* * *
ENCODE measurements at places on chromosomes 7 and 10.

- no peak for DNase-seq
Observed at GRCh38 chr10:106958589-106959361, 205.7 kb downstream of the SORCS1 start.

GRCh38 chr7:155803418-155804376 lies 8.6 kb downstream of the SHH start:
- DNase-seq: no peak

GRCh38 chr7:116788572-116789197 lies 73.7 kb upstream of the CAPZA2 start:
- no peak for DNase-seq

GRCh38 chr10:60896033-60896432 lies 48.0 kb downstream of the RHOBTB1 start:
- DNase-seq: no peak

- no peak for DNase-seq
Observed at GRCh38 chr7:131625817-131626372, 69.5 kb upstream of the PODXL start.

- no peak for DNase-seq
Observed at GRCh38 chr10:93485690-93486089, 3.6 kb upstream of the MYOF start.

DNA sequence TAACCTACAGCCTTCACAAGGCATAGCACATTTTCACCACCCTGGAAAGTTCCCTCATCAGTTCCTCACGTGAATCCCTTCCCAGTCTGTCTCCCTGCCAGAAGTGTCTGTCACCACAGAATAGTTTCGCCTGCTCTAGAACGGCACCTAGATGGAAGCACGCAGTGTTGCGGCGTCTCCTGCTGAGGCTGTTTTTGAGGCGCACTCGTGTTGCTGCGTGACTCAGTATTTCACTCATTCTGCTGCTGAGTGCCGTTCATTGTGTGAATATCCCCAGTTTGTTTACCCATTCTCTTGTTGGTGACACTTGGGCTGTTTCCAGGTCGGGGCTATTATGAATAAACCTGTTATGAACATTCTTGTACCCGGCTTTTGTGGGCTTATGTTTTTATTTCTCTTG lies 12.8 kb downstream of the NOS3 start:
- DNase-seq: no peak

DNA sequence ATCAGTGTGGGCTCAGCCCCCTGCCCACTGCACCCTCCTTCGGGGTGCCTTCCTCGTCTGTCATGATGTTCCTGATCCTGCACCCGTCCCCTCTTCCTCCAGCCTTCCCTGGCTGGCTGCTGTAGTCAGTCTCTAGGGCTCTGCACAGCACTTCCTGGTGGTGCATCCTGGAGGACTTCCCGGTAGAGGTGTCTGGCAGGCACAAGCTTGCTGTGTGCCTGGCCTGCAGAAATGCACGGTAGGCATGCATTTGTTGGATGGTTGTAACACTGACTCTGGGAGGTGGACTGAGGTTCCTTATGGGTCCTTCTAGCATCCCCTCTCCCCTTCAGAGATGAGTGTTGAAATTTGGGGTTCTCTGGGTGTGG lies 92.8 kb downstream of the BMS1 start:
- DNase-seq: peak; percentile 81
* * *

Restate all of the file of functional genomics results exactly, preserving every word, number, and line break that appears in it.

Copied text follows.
ENCODE measurements at places on chromosomes 7 and 10.

- no peak for DNase-seq
Observed at GRCh38 chr10:106958589-106959361, 205.7 kb downstream of the SORCS1 start.

GRCh38 chr7:155803418-155804376 lies 8.6 kb downstream of the SHH start:
- DNase-seq: no peak

GRCh38 chr7:116788572-116789197 lies 73.7 kb upstream of the CAPZA2 start:
- no peak for DNase-seq

GRCh38 chr10:60896033-60896432 lies 48.0 kb downstream of the RHOBTB1 start:
- DNase-seq: no peak

- no peak for DNase-seq
Observed at GRCh38 chr7:131625817-131626372, 69.5 kb upstream of the PODXL start.

- no peak for DNase-seq
Observed at GRCh38 chr10:93485690-93486089, 3.6 kb upstream of the MYOF start.

DNA sequence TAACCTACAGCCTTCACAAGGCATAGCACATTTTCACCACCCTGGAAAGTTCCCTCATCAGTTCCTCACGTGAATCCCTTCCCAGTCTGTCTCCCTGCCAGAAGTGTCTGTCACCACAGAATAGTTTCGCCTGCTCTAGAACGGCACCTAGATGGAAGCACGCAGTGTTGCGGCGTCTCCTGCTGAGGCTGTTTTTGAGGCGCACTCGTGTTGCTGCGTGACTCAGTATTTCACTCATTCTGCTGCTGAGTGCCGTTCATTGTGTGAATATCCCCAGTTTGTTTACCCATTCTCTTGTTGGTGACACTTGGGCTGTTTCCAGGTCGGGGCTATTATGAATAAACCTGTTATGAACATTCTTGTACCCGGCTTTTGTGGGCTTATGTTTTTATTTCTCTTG lies 12.8 kb downstream of the NOS3 start:
- DNase-seq: no peak

DNA sequence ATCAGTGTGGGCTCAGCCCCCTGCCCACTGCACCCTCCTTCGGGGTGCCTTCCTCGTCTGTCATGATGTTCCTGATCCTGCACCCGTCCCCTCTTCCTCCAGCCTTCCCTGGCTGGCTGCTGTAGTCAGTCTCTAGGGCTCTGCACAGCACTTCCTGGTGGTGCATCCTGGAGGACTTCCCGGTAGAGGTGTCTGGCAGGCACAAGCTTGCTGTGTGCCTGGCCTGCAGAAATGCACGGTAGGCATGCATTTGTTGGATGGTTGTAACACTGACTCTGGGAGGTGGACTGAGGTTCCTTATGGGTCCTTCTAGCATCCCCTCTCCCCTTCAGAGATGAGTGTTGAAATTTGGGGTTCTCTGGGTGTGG lies 92.8 kb downstream of the BMS1 start:
- DNase-seq: peak; percentile 81